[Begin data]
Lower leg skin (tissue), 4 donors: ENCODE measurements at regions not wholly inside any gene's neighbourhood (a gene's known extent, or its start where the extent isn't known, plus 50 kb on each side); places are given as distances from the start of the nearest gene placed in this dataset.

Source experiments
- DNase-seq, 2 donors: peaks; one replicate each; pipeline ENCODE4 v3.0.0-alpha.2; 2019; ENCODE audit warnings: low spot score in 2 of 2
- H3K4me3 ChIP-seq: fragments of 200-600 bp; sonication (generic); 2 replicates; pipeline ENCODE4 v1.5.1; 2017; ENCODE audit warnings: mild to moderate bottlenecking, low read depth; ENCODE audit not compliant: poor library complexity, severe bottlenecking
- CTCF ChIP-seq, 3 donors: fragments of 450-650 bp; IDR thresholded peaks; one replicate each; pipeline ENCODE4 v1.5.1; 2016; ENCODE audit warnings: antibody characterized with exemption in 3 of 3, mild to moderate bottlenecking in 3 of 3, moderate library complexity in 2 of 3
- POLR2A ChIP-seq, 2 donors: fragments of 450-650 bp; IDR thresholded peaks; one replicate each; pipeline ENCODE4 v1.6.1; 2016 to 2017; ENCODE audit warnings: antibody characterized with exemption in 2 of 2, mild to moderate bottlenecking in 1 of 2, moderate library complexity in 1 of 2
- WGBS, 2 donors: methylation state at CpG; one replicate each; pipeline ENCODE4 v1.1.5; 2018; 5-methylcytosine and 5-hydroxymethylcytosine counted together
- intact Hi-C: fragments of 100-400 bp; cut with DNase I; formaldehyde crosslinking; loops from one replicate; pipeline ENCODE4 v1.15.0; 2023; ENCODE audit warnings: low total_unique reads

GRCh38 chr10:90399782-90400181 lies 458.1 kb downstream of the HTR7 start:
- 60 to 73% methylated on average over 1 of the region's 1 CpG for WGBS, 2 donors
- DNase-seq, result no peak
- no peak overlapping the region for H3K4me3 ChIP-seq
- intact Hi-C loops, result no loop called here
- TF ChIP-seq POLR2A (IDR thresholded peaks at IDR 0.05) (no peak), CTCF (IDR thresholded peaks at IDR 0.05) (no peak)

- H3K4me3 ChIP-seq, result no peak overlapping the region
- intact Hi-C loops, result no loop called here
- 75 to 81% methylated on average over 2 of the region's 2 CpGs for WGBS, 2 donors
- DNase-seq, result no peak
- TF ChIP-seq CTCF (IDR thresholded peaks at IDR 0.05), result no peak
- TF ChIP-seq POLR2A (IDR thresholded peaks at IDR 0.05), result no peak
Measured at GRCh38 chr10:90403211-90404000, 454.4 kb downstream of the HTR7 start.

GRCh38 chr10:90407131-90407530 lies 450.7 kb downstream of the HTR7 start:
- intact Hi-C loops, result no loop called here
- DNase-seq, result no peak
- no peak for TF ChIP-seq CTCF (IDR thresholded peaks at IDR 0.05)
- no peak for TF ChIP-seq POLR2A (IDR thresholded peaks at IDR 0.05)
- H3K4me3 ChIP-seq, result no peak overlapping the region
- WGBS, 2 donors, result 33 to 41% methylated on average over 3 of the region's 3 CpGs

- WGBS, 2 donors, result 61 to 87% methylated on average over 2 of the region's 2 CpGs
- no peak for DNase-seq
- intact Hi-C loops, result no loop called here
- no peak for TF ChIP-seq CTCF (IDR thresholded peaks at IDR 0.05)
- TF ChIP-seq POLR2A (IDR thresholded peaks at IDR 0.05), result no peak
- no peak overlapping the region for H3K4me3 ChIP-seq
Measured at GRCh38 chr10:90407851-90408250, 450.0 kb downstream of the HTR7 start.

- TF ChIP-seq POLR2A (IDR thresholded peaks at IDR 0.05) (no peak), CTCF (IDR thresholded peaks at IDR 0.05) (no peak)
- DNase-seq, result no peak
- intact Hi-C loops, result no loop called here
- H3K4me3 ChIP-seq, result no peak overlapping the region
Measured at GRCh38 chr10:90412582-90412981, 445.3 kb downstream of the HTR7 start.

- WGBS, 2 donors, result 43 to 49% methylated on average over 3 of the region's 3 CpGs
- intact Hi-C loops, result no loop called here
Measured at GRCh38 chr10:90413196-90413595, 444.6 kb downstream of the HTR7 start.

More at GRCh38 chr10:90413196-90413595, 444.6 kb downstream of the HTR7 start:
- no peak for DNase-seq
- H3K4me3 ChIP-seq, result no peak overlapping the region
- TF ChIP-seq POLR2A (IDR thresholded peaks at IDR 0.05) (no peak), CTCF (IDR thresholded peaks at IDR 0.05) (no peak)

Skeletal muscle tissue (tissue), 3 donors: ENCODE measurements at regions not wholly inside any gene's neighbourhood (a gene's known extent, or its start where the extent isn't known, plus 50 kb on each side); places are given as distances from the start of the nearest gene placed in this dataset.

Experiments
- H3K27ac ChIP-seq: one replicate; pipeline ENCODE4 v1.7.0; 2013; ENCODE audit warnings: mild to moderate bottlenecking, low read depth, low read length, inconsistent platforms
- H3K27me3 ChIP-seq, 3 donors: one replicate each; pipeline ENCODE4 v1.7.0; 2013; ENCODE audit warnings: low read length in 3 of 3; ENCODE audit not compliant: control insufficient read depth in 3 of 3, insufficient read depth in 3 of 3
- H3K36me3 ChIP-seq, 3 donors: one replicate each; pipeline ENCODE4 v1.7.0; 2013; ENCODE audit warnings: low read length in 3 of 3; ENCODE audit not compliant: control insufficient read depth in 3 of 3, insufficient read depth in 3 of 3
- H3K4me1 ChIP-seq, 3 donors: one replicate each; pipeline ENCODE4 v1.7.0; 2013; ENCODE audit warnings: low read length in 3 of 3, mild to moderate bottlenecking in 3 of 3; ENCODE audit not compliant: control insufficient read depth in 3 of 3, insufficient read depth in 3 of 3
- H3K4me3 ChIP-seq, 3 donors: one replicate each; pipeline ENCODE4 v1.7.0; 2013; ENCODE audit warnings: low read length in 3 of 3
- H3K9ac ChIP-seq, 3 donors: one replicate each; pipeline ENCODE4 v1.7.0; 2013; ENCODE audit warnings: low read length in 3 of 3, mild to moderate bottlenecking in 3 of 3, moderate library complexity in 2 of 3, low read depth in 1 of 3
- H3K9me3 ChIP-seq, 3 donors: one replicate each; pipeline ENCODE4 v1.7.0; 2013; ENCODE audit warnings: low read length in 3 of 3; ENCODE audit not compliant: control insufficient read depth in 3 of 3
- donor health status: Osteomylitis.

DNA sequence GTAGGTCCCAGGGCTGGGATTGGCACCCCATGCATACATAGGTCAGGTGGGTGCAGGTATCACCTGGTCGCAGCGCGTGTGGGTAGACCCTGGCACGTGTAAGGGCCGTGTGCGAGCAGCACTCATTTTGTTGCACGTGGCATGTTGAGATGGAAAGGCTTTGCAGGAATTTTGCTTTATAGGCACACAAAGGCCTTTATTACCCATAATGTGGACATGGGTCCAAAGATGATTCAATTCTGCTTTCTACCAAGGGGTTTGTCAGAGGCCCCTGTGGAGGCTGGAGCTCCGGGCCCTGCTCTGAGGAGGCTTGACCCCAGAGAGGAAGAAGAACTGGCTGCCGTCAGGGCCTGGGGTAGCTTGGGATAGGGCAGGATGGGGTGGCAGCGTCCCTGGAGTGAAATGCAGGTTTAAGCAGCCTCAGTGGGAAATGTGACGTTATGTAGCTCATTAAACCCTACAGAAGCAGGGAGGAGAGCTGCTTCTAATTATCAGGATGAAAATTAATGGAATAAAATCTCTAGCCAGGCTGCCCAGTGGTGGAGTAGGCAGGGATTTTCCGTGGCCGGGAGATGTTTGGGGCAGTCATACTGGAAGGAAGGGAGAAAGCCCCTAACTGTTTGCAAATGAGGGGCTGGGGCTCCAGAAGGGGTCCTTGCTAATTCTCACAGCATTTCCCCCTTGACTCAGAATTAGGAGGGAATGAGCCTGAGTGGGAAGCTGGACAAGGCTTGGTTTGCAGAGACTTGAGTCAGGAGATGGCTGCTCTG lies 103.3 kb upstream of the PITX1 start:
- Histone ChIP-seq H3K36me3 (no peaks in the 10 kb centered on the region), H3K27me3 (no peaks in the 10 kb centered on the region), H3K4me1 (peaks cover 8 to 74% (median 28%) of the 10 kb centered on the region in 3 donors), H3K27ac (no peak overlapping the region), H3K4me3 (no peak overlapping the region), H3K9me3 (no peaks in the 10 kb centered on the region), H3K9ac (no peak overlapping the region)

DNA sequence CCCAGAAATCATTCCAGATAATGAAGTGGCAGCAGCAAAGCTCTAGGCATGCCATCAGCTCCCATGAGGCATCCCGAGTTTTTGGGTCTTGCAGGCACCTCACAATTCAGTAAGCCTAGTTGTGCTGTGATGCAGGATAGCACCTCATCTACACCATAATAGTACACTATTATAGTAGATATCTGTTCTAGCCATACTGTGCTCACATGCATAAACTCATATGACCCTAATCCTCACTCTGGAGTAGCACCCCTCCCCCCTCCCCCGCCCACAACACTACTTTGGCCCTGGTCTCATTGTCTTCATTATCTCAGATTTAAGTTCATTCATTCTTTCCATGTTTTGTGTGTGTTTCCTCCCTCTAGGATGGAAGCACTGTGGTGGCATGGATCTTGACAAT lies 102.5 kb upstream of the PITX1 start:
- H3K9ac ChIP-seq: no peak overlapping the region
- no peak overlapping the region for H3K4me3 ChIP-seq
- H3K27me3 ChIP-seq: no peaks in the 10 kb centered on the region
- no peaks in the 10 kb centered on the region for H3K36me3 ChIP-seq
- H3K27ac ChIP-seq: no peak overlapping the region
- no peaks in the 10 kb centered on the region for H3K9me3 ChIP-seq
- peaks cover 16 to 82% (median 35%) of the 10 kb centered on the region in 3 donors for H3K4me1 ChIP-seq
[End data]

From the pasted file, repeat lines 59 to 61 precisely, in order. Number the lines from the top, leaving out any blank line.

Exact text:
- Histone ChIP-seq H3K36me3 (no peaks in the 10 kb centered on the region), H3K27me3 (no peaks in the 10 kb centered on the region), H3K4me1 (peaks cover 8 to 74% (median 28%) of the 10 kb centered on the region in 3 donors), H3K27ac (no peak overlapping the region), H3K4me3 (no peak overlapping the region), H3K9me3 (no peaks in the 10 kb centered on the region), H3K9ac (no peak overlapping the region)

DNA sequence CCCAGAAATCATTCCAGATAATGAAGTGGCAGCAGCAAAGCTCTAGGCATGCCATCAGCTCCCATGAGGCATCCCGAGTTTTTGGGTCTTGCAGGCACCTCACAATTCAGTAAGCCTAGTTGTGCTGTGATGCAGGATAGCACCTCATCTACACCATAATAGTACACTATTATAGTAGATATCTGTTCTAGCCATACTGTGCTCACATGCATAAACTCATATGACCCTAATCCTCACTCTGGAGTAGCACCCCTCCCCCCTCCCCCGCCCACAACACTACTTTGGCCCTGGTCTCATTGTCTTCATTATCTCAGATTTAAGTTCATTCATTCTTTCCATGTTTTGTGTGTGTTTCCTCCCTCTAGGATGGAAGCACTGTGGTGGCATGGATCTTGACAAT lies 102.5 kb upstream of the PITX1 start:
- H3K9ac ChIP-seq: no peak overlapping the region